Pasta substitutes | Not All Grains Are Created Equal

Pasta Substitutes – Not All Grains Are Created Equal

Pasta Substitutes by Marisa Peer

When you follow a diet that is low in carbs and free of wheat, you can sometimes find yourself craving carbs. While making sure your diet is full of high quality fats and proteins (like those found in meats, nuts, eggs and omega-rich oils) and fruits and vegetables is important in making sure you keep yourself satisfied, it’s also okay to integrate some other types of grains into your diet. Ancient grains are a good choice as rice and pasta substitutes and becoming increasingly easy to find in supermarkets.

If you’re wondering why ancient grains are better than wheat, go to your grocery store. One of the problems with wheat is it’s prevalence in our diet. Once you stop eating wheat or gluten (the latter of which is a protein found in wheat, barley and rye) you immediately notice that nearly half the grocery store is off limits. Highly refined, nutritionally bankrupt flour is in nearly 60% of the foods we eat in a standard diet and for many people wheat-based foods make up 80% of their food intake.

If you see wheat growing in a field, you notice that it is not in a form that is anywhere close to being edible. It requires machines, factories and chemicals to process and refine it in order to get rid of the poisonous outer husk and turn it into the flour which makes a loaf of bread (a process which strips it from it’s nutritional value). Ancient grains, on the other hand, are nearly identical to the grains harvested in the days of early agriculture and thus don’t require massive factories and machines to make them edible. In addition to being less refined, they are more fiber-rich, thereby making them slower to digest and causing your insulin to spike less (if a food makes your insulin spike quickly, it’s a good indication that it will cause weight gain and fat storing).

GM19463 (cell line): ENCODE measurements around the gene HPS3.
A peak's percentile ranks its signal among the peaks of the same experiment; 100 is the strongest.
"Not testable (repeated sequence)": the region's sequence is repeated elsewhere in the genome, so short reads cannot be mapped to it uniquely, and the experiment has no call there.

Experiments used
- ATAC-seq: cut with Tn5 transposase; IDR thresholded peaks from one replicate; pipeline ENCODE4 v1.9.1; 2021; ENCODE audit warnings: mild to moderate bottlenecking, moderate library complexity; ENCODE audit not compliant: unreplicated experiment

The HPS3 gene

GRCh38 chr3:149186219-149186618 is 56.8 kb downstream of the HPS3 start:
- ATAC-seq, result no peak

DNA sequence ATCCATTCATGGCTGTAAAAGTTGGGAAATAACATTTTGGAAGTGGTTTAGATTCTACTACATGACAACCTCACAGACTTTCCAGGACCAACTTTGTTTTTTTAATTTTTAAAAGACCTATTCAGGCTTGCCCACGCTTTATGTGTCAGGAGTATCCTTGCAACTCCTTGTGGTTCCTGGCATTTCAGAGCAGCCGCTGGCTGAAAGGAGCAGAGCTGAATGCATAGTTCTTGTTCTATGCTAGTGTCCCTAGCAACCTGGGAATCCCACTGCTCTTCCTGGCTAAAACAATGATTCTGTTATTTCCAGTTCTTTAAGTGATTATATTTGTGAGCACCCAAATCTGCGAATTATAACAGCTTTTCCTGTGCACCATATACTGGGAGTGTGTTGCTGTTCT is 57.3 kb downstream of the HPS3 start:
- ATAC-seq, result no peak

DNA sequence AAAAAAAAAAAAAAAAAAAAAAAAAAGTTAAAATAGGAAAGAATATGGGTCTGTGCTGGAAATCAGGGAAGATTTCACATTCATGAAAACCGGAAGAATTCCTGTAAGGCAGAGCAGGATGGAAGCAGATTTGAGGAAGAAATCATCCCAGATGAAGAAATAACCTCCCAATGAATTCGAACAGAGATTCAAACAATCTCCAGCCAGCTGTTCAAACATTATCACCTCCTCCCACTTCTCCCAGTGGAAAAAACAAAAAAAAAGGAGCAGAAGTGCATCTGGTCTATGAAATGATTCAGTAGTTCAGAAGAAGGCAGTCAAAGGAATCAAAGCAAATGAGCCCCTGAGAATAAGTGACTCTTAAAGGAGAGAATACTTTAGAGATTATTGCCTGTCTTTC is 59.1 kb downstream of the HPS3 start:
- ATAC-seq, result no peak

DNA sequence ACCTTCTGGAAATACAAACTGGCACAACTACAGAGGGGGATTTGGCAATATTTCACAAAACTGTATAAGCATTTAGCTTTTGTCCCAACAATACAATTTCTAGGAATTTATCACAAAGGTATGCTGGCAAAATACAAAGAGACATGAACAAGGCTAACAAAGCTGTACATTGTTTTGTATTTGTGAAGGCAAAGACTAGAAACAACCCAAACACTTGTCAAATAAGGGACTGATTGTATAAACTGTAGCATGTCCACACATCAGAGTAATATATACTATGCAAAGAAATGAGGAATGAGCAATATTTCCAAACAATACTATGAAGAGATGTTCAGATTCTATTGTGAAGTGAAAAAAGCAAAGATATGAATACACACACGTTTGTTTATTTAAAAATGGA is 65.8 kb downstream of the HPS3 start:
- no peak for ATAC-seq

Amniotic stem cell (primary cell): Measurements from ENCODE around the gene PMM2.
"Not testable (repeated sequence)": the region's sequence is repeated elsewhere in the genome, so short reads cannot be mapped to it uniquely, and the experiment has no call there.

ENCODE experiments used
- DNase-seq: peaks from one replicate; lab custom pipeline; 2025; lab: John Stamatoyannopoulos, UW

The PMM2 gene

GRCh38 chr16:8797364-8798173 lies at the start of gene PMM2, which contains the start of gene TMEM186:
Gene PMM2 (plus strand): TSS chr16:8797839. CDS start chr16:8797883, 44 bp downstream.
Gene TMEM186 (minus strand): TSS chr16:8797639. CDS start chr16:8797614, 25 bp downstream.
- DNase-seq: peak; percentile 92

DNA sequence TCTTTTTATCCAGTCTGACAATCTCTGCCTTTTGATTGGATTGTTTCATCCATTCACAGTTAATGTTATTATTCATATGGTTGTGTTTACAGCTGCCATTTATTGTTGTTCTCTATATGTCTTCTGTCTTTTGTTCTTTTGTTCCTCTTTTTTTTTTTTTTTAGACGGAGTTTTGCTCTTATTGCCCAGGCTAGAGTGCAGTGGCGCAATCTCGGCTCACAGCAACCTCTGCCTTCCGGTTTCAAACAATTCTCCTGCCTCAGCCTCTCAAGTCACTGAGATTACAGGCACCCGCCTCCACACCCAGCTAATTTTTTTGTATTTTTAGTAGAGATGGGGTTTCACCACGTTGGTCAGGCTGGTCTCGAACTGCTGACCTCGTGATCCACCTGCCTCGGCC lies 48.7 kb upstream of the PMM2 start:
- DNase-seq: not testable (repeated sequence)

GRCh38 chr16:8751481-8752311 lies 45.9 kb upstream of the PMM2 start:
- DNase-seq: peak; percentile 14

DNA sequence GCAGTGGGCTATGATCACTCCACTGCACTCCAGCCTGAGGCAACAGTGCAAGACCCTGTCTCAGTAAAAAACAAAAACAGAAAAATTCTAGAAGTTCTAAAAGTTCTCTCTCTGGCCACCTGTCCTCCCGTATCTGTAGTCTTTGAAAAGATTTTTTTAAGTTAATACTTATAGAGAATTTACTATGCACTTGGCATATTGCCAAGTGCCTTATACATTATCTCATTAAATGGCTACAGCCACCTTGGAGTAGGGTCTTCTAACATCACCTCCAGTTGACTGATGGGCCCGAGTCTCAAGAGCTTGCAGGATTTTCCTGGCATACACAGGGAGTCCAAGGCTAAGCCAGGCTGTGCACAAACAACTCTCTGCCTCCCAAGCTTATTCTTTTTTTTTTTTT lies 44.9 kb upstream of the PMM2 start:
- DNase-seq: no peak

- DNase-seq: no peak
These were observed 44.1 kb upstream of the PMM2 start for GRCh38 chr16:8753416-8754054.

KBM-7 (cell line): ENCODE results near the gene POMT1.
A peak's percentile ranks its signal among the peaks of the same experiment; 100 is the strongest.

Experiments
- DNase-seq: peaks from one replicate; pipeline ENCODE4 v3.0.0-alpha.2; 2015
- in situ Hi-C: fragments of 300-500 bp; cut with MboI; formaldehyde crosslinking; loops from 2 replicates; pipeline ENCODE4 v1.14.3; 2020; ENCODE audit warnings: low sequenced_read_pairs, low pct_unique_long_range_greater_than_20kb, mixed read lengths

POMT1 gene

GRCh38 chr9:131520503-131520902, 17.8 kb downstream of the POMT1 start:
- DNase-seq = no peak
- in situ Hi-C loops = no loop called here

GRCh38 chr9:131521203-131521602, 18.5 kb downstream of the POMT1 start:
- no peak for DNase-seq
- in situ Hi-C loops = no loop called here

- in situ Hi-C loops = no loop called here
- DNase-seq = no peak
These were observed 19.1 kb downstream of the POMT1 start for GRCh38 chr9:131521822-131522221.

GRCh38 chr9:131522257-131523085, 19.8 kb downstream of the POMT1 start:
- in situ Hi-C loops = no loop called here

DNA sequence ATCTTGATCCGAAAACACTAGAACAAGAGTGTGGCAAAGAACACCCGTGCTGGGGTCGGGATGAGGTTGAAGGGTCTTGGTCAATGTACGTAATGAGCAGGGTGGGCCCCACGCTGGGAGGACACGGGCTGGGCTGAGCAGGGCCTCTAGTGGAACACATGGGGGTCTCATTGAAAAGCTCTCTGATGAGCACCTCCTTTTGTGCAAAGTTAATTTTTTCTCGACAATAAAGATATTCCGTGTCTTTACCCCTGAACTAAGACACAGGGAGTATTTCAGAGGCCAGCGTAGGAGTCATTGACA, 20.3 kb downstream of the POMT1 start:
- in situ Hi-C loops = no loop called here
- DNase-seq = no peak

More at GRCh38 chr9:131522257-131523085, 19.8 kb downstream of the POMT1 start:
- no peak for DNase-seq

Here are four ancient grains you can start integrating into your diet as a pasta substitute, couscous (which comes from wheat), cereals, and rice:

Quinoa– I’ve long been advocating quinoa. Since it’s a seed, it’s technically not even considered a carb, but it’s a perfect stand-in for rice and pasta. It also cooks quickly and can be found in all grocery stores now.

Amaranth– this is gluten free and a complete protein, meaning it contains all nine essential amino acids. It’s also rich in magnesium, iron and potassium, and makes for a wonderful breakfast porridge with almond milk, cinnamon and berries and is excellent in place of rice in risottos or curries or in place of pasta.

Farro– This grain is from the mediterranean and is chewy and nutty in texture/taste. It’s also high in iron. Because of it’s hearty texture, it’s cook to use in stews and casseroles as it can withstand high cooking temperatures (note: avoid “pearled” varieties as they are more processed)

Millet- The fact that this is used for bird food in the US is a good sign that it’s a whole, nutritious food. It doesn’t have to taste like bird food though. It has a subdued flavour and fast cooking time which means you can easily add it to salads and stir fries in place of rice.

My previous blog is available to read on gluten free treats.